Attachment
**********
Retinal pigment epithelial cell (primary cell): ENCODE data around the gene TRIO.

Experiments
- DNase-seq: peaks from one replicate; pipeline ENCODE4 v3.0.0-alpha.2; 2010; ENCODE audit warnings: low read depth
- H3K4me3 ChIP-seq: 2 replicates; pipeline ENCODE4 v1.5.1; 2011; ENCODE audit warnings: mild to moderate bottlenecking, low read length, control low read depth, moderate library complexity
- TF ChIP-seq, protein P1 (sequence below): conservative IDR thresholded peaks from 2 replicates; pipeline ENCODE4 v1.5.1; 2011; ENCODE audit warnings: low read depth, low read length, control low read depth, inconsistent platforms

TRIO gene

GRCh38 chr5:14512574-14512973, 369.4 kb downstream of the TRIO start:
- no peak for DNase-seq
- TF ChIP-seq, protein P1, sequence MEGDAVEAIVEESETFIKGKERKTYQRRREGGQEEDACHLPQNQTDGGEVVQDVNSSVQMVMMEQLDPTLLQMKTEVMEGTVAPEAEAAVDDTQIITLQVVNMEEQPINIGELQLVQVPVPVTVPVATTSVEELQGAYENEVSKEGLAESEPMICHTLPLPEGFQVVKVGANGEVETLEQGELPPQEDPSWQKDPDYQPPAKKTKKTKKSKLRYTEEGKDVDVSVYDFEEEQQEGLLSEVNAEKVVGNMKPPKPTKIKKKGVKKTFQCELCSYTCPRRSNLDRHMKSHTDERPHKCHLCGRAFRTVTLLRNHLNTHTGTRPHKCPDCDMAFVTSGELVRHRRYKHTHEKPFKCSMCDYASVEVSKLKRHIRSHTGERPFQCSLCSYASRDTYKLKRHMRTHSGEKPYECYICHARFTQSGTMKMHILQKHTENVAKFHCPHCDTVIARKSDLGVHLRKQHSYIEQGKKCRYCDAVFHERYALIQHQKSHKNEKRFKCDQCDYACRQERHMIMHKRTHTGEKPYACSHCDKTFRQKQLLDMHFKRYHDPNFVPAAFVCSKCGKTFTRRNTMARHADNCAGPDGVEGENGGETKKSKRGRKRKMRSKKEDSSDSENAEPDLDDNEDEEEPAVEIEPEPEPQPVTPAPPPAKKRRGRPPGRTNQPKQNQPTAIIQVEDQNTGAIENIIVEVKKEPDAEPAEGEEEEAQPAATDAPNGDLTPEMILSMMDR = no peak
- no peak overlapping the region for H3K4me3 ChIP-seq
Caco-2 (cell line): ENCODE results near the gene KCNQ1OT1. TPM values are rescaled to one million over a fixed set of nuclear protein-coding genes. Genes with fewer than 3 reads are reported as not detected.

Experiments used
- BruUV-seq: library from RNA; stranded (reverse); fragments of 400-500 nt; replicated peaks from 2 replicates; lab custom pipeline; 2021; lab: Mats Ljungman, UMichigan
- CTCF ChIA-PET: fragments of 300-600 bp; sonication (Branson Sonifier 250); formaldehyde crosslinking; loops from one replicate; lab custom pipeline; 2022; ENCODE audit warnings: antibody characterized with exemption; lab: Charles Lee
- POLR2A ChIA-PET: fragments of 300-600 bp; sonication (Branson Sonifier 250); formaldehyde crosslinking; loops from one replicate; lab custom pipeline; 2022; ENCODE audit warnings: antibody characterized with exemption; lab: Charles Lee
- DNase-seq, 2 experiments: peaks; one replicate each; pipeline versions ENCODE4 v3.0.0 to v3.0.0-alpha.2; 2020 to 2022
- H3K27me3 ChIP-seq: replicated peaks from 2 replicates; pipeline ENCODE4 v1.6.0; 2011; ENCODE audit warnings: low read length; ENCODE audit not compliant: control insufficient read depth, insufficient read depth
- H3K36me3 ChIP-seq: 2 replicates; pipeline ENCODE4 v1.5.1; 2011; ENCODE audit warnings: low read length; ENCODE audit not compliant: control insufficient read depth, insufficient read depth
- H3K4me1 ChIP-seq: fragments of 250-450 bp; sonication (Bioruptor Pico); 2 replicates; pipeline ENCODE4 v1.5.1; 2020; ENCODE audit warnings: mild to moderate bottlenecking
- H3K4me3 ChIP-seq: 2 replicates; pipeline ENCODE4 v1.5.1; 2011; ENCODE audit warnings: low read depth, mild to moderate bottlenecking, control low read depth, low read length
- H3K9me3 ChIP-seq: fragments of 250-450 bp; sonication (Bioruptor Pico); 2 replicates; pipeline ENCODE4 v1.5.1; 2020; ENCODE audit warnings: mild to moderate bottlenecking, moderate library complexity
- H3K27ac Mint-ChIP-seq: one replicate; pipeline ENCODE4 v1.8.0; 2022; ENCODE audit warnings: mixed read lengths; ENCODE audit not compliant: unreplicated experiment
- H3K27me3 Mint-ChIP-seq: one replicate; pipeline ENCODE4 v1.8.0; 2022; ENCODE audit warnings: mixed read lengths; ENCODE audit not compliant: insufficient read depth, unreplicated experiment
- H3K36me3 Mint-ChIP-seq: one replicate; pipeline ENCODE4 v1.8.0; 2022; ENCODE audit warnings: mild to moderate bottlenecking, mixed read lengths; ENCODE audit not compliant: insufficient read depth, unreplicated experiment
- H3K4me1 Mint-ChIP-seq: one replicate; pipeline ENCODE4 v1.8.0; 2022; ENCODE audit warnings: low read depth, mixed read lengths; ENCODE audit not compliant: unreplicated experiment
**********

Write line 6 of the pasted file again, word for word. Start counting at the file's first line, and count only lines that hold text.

TRIO gene